In all fairness, despite its glorious perks, being a personal assistant is not for everybody. You often need to sacrifice your own hopes and dreams for the sake of the person you work for, but making that sacrifice might just be the one thing that helps you reach something you never even dreamed of achieving. Just think about Pepper Potts in Iron Man: she started off as an assistant but ended up being in charge of the entire Stark Industries.
A greater part of the day can be devoted to job duties, projects and other work-related responsibilities because commuting time is eliminated. In some densely populated areas, commuters spend upwards of 10 hours each week just going to and from work. Telecommuters could put to use the saved time by dedicating more of their time to office work, or to achieving a work life balance by spending time with family.
Time management is one of the keys to a successful career. Many successful entrepreneurs and CEOs in the world have perfected the art of time management. Every day, they meet several clients, convene with employees, and talk to investors. At the end of the day, they still have the time to assess the day’s activities and prep for the following day. They can do all these tasks because they know how to manage their time wisely.
A virtual, or remote, personal assistant manages your life from afar. Like a really great fairy godmother that you never have to make a cup of tea for. Which has huge benefit if you’re a one-man or woman band, if you don’t have a physical office to put them in, or if you don’t want to be responsible for holiday, sickness and other HR headaches. Managing your PA virtually is about as simple as setting a task list and watching it get ticked off. Without you having to do a thing.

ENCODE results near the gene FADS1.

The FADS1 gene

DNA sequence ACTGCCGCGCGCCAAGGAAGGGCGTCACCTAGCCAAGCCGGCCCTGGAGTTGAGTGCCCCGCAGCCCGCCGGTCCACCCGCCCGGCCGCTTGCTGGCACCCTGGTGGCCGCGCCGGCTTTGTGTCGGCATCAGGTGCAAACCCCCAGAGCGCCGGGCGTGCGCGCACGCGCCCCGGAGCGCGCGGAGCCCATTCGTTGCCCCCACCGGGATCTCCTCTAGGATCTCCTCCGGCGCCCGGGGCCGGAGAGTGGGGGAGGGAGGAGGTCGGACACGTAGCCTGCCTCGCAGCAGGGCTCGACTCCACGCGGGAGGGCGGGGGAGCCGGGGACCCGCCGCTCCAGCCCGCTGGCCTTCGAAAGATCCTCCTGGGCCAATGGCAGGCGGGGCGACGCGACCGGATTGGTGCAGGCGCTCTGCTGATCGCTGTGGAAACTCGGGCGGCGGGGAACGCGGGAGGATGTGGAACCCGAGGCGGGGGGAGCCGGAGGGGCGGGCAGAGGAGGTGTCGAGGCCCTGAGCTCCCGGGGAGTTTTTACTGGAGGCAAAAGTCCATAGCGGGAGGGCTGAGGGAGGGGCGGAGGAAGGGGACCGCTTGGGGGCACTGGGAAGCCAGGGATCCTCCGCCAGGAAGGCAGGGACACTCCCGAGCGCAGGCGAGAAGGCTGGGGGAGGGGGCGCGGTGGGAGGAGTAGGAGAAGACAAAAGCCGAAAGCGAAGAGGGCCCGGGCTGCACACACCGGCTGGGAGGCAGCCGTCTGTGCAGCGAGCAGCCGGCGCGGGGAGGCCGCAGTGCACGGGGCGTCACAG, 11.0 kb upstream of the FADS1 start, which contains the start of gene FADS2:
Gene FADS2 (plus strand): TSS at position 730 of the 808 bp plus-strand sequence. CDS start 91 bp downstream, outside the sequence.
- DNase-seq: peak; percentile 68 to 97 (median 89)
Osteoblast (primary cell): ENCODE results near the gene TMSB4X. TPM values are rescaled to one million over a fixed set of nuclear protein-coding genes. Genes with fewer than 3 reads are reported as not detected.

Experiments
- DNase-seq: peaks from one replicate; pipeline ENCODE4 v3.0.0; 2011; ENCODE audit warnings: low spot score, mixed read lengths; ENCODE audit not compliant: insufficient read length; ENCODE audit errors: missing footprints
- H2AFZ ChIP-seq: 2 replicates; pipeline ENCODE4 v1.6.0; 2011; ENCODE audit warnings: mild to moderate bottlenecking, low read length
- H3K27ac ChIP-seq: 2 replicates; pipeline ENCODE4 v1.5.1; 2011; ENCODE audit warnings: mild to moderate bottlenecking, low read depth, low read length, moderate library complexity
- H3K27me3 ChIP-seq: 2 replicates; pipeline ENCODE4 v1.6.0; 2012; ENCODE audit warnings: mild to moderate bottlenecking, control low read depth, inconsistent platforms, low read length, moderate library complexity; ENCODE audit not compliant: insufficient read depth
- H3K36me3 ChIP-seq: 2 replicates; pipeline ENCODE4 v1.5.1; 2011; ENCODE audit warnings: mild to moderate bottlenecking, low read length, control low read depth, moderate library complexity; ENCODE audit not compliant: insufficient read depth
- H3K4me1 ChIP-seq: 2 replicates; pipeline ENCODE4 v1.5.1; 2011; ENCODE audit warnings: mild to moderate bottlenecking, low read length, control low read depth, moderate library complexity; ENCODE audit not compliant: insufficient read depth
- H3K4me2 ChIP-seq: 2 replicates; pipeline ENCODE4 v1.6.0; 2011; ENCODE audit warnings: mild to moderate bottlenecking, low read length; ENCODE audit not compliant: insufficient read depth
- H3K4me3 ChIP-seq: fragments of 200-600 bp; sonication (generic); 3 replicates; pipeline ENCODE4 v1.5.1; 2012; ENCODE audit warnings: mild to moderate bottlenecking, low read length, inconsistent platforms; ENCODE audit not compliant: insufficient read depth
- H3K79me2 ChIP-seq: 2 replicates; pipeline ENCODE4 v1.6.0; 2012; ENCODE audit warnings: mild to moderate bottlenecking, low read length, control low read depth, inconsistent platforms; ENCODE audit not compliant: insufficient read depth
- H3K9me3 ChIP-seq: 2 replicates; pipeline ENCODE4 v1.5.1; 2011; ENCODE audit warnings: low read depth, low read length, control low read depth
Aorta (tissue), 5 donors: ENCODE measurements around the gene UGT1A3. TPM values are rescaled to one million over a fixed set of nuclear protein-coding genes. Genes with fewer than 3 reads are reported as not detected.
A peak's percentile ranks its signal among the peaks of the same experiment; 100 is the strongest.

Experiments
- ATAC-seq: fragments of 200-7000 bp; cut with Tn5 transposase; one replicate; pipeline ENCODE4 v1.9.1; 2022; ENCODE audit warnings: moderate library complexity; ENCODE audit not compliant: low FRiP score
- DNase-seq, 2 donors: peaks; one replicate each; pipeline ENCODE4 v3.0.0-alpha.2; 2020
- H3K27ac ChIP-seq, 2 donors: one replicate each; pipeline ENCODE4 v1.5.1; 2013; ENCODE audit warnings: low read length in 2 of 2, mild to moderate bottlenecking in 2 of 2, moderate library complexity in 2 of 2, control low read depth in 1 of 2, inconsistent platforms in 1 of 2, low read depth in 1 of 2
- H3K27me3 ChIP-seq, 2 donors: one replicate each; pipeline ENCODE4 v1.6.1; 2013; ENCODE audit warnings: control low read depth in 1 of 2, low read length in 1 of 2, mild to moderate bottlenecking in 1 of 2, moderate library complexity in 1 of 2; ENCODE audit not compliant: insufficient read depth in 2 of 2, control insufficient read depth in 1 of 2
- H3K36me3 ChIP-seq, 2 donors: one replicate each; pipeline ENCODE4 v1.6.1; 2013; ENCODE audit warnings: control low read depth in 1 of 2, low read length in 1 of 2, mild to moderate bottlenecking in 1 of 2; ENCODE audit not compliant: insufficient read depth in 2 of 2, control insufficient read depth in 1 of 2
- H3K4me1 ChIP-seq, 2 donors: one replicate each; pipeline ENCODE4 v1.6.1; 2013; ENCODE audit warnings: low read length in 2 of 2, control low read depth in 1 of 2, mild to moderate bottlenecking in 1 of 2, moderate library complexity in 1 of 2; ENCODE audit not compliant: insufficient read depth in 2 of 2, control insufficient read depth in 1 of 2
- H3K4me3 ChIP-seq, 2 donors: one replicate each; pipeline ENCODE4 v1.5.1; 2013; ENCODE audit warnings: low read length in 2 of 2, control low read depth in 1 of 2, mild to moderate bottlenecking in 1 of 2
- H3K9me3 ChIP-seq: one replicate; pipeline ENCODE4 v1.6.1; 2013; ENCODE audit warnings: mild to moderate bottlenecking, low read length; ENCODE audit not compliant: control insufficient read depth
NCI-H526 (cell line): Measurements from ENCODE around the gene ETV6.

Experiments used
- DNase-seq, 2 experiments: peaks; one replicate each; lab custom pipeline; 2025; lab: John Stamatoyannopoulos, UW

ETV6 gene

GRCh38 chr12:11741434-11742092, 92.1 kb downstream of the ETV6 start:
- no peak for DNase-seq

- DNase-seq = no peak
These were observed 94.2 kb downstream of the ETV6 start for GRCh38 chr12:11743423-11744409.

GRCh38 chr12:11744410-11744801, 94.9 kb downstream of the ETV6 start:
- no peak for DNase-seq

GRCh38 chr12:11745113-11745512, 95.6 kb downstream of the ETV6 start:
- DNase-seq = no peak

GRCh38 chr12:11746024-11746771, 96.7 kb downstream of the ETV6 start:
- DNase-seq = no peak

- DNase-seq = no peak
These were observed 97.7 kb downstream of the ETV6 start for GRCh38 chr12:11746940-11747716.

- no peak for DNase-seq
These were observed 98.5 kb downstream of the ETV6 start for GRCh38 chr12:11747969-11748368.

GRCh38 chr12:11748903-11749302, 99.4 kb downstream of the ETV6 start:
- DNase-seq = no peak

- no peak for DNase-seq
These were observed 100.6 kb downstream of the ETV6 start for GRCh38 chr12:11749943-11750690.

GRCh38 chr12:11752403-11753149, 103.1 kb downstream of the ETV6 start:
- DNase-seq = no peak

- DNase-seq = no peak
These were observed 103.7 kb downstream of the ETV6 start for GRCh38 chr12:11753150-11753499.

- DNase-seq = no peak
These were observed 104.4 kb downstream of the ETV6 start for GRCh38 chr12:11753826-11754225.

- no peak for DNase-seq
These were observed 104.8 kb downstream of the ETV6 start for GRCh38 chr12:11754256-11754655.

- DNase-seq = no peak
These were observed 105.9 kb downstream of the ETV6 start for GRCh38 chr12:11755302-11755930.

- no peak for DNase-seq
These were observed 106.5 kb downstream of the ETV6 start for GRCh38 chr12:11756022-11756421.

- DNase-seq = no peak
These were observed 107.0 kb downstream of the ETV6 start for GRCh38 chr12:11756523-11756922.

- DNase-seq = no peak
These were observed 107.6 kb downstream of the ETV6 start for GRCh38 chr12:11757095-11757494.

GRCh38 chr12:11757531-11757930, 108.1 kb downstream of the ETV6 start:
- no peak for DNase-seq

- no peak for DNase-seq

Similarly to helping keep track of your to do list, a personal assistant is also a second pair of eyes. Whether it’s checking that your calendar is well-organised and you haven’t double booked, or thinking ahead about booking travel transfers, it’s the type of forward-thinking that will prevent problems before they’ve happened. When you’re trying to keep multiple balls up in the air this is how you place a safety net underneath, helping to catch any that might drop.
Ruth Mayhew has been writing since the mid-1980s, and she has been an HR subject matter expert since 1995. Her work appears in "The Multi-Generational Workforce in the Health Care Industry," and she has been cited in numerous publications, including journals and textbooks that focus on human resources management practices. She holds a Master of Arts in sociology from the University of Missouri-Kansas City. Ruth resides in the nation's capital, Washington, D.C.